Alcohol withdrawal is an unpleasant set of symptoms that heavy drinkers experience when they stop drinking. Many people drink too much every once in a while, and many also drink too much a lot of the time.
While it is a great idea to quit drinking, you should also think through whether you might experience alcohol withdrawal symptoms, and how to manage them, before quitting cold turkey.
Depending on how much you have been drinking and for how long, alcohol withdrawal symptoms can be severe and even life-threatening, so talk to your doctor for individual advice.1 This article is intended to help you to understand what could happen when you quit drinking and is not a substitute for medical advice.
If you have been drinking heavily for a while, whether as a regular pattern, in binges, or if you have become addicted, you may want to know what to expect if you stop drinking and go into alcohol withdrawal.
For those who have become addicted to alcohol, you are likely to experience some withdrawal symptoms when you quit, but withdrawal can also happen after periodic heavy drinking. The initial hangover can vary in time and intensity and can last for hours, but you will usually start to feel better within a day.
In contrast, alcohol withdrawal worsens over the first few hours and days and lasts from days to a week or more. Some drinkers experience weeks or months of withdrawal symptoms, known as post-acute withdrawal syndrome.
The exact experience and severity of alcohol withdrawal varies from person to person.
Most people who are withdrawing from alcohol experience a strong desire to drink more. This is known as experiencing cravings, and cravings are common among people withdrawing from many addictive substances.
Part of the craving is driven by the wish to reduce the symptoms of alcohol withdrawal. Another part of it is the desire to re-experience the pleasure of alcohol intoxication.3
Withdrawing from alcohol takes its toll on your mood. One way of thinking about withdrawal is that it is like having to pay back a loan. You get an advance on some good feelings while you are drunk, but then you are saddled with a debt of those same feelings during the withdrawal phase.
This is called a rebound effect and is part of your body’s way of maintaining homeostasis. Once you have paid off the “debt,” you can feel good again naturally.
Many people drink to feel relaxed and happy. So when you withdraw from alcohol, you can expect to feel anxious and miserable, simply because your body is adjusting to the relaxant and mood-elevating effects of alcohol not being there.
Another reason that withdrawal feels so bad is that many people drink to cover up negative feelings, like grief, anxiety, and frustration. Without the numbing effect of alcohol, and without having dealt with the underlying cause of those negative feelings, you can feel overwhelmed emotionally, just when you are at your weakest.
It can be helpful to go through withdrawal in a supportive atmosphere, where negative feelings won’t be provoked.
You can tackle alcohol withdrawal at home, but this is only a good idea if your family or other people at home are going to be kind, sensitive, and supportive during the process, so talk it over with them beforehand. And it is still a good idea to talk it over with your doctor, so they can give you medication that may prevent the riskiest symptoms from happening.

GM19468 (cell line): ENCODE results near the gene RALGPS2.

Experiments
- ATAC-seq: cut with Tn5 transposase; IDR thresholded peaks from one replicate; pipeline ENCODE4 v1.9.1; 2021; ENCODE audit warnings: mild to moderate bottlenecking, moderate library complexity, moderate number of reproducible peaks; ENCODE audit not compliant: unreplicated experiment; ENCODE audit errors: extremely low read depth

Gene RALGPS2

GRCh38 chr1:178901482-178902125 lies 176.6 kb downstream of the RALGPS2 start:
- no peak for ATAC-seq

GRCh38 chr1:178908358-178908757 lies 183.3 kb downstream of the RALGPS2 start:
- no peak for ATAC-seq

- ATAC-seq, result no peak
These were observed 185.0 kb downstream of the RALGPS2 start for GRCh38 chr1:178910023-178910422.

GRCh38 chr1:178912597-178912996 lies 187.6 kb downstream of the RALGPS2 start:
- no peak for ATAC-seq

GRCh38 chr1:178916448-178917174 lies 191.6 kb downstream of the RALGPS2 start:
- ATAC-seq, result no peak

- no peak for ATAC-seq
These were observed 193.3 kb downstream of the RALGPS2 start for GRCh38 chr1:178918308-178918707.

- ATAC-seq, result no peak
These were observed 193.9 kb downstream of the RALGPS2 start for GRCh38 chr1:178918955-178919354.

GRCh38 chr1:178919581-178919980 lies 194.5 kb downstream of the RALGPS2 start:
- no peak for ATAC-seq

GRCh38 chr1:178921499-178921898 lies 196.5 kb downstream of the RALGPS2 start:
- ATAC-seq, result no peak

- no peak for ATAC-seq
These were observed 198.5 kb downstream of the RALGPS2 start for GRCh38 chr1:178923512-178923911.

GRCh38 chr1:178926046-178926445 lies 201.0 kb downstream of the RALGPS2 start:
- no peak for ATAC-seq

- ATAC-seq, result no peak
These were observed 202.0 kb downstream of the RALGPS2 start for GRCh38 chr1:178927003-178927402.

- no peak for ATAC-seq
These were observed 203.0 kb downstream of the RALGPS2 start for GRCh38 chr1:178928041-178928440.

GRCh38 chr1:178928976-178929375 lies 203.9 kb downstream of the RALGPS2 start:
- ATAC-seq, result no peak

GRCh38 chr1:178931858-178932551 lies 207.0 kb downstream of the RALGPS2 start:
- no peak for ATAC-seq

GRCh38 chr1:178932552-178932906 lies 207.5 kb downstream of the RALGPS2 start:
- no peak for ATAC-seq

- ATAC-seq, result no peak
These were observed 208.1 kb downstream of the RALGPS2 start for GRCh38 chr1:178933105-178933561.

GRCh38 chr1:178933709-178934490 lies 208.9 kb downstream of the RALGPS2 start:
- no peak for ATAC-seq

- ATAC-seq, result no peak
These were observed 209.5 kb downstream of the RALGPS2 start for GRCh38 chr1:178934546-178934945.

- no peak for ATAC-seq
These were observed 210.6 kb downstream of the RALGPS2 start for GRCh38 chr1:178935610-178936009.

Despite the tiredness you are probably feeling, alcohol withdrawal often causes insomnia (having trouble getting to sleep or staying asleep).
Nausea or Vomiting
Vomiting, or feeling as if you are going to vomit (nausea), is a recognized aspect of alcohol withdrawal. You probably won’t feel like going out and about anyway, but wherever you are, make sure you have a bathroom close by.
People going through alcohol withdrawal often feel physically agitated. This is exacerbated by an increase in heart rate and sweating. You might also get physical tremors and notice your hands shaking.
Obviously, this will make you feel unwell, but it is important to recognize these withdrawal symptoms for what they are, and not just the symptoms of a cold or flu.
When to See a Doctor
If you experience these symptoms and have not received treatment for alcohol withdrawal, see your doctor or go to the emergency room of your nearest hospital. Medication can prevent some of the more serious withdrawal symptoms, such as hallucinations and seizures.
Hallucinations, which can occur on their own or be part of the severe withdrawal syndrome of delirium tremens (DT), are among the more severe symptoms of alcohol withdrawal—but not everyone who goes through withdrawal will experience them.
Hallucinations involve seeing, hearing, or feeling things that are not there, and can be quite unpleasant. Some people who experience hallucinations find them frightening and think they are going crazy.
While some people can develop substance-induced psychosis as a result of using alcohol or other drugs, in most cases, the hallucinations stop after treatment or after the withdrawal has run its course.7
It’s better to see a doctor and get the medication than to try and cope on your own, as this can also prevent one of the potentially most dangerous alcohol withdrawal symptoms—seizures.
While seizures are uncommon, they are normal symptoms of alcohol withdrawal, and you should always prepare for and avoid the risk of seizures by getting appropriate medical attention.
Seizures during alcohol withdrawal can be life-threatening, so call 911 if think you think someone is going through alcohol withdrawal and is having a seizure.
Credited to: verywellmind.com